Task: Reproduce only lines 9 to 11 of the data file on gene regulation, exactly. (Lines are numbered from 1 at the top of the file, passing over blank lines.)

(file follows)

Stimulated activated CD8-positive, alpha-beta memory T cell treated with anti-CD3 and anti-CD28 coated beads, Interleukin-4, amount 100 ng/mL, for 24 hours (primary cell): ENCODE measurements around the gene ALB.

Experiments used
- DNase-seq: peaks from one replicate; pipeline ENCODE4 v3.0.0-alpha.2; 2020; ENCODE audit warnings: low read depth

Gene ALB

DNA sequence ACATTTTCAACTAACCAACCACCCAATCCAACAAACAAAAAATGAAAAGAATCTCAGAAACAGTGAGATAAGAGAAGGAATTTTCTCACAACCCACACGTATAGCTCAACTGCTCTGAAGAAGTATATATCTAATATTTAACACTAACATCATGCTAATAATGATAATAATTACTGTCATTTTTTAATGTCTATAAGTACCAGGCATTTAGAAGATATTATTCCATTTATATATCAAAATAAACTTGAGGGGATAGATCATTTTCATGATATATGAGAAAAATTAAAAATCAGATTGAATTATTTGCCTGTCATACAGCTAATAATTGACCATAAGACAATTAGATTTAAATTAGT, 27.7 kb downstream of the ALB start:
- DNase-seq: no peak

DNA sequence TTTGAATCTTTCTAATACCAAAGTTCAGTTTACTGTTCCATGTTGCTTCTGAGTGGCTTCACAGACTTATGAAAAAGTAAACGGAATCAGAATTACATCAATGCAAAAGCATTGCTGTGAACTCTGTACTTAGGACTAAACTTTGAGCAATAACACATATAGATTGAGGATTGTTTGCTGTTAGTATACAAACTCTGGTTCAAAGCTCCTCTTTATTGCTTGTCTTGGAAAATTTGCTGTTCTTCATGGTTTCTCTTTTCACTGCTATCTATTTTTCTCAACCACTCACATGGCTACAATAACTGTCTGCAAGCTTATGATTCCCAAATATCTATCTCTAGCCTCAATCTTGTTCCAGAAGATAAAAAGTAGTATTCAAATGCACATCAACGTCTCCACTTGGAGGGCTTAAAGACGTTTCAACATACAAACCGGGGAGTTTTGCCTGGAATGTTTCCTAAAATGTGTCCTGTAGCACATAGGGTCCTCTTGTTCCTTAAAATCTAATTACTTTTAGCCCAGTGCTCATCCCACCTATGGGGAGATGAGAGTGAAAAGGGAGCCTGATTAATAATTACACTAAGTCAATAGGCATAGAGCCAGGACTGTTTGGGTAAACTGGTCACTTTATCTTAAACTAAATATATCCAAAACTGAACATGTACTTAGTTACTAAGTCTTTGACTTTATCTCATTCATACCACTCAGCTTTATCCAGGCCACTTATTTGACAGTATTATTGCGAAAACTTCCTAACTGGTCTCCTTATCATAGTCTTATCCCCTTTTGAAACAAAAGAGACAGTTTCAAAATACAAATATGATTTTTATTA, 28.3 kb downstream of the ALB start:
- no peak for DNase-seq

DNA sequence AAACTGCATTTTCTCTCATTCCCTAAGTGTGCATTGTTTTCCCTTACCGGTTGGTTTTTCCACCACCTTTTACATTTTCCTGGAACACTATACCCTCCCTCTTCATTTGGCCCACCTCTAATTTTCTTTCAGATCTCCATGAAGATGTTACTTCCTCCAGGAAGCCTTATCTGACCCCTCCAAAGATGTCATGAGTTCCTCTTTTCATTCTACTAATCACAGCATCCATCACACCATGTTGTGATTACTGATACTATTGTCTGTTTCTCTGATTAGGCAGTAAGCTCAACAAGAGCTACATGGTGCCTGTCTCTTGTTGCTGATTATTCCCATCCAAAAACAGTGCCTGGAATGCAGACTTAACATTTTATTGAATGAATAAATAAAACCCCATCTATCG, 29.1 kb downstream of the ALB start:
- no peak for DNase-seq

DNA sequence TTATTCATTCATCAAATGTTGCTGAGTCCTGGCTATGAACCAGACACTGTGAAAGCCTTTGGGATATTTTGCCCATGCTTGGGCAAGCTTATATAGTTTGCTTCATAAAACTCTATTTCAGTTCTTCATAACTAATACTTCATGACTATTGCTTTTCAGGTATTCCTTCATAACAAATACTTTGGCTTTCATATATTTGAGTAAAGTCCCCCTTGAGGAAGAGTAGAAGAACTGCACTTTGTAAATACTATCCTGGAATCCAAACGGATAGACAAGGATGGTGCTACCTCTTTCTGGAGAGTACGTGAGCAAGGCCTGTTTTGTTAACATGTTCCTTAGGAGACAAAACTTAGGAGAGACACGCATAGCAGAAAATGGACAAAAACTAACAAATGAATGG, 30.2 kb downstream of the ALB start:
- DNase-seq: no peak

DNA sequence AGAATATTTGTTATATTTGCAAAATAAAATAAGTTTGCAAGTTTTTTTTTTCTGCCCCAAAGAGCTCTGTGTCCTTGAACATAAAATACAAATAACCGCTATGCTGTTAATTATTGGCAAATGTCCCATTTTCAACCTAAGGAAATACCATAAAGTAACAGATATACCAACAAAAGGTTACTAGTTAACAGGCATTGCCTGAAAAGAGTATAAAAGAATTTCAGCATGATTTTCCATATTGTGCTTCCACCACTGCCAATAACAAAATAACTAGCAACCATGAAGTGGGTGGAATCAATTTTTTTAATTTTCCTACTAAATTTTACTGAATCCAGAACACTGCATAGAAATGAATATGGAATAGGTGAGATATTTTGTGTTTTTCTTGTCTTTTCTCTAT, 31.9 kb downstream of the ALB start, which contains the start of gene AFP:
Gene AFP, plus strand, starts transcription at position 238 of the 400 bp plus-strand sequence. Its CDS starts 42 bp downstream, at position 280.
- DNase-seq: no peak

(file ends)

DNA sequence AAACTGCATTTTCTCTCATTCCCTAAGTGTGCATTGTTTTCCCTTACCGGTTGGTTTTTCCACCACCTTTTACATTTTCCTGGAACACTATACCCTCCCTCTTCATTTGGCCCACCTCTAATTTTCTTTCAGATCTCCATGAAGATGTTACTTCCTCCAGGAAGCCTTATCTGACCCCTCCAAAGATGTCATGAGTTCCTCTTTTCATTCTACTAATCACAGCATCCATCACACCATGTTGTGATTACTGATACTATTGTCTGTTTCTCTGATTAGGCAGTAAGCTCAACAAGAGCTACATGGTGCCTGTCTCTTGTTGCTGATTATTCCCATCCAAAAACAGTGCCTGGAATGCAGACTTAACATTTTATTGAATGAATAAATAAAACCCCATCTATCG, 29.1 kb downstream of the ALB start:
- no peak for DNase-seq

DNA sequence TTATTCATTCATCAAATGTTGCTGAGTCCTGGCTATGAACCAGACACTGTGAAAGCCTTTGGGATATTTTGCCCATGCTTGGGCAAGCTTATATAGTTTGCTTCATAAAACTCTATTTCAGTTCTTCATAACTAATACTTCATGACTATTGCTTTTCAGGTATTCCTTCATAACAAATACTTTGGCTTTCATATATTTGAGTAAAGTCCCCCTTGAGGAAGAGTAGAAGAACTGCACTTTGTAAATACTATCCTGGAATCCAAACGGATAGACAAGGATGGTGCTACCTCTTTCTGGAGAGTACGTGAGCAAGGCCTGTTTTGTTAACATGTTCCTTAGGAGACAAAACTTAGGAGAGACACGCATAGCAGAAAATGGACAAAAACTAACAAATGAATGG, 30.2 kb downstream of the ALB start: